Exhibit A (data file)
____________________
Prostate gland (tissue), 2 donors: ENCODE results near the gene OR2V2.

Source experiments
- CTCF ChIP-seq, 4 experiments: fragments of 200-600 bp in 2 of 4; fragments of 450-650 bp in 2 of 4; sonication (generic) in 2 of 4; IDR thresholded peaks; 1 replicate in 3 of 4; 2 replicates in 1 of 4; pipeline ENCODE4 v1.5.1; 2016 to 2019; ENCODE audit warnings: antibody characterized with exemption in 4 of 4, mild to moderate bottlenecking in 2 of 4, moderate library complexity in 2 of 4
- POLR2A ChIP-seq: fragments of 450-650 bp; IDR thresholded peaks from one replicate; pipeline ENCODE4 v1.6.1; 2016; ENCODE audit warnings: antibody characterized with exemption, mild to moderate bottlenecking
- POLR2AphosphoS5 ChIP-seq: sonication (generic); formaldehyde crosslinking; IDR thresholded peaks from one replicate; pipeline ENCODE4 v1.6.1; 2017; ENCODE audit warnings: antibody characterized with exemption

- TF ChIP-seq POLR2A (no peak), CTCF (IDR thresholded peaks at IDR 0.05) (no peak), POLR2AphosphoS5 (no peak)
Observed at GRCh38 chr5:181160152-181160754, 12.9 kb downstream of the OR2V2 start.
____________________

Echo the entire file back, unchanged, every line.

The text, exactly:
Prostate gland (tissue), 2 donors: ENCODE results near the gene OR2V2.

Source experiments
- CTCF ChIP-seq, 4 experiments: fragments of 200-600 bp in 2 of 4; fragments of 450-650 bp in 2 of 4; sonication (generic) in 2 of 4; IDR thresholded peaks; 1 replicate in 3 of 4; 2 replicates in 1 of 4; pipeline ENCODE4 v1.5.1; 2016 to 2019; ENCODE audit warnings: antibody characterized with exemption in 4 of 4, mild to moderate bottlenecking in 2 of 4, moderate library complexity in 2 of 4
- POLR2A ChIP-seq: fragments of 450-650 bp; IDR thresholded peaks from one replicate; pipeline ENCODE4 v1.6.1; 2016; ENCODE audit warnings: antibody characterized with exemption, mild to moderate bottlenecking
- POLR2AphosphoS5 ChIP-seq: sonication (generic); formaldehyde crosslinking; IDR thresholded peaks from one replicate; pipeline ENCODE4 v1.6.1; 2017; ENCODE audit warnings: antibody characterized with exemption

- TF ChIP-seq POLR2A (no peak), CTCF (IDR thresholded peaks at IDR 0.05) (no peak), POLR2AphosphoS5 (no peak)
Observed at GRCh38 chr5:181160152-181160754, 12.9 kb downstream of the OR2V2 start.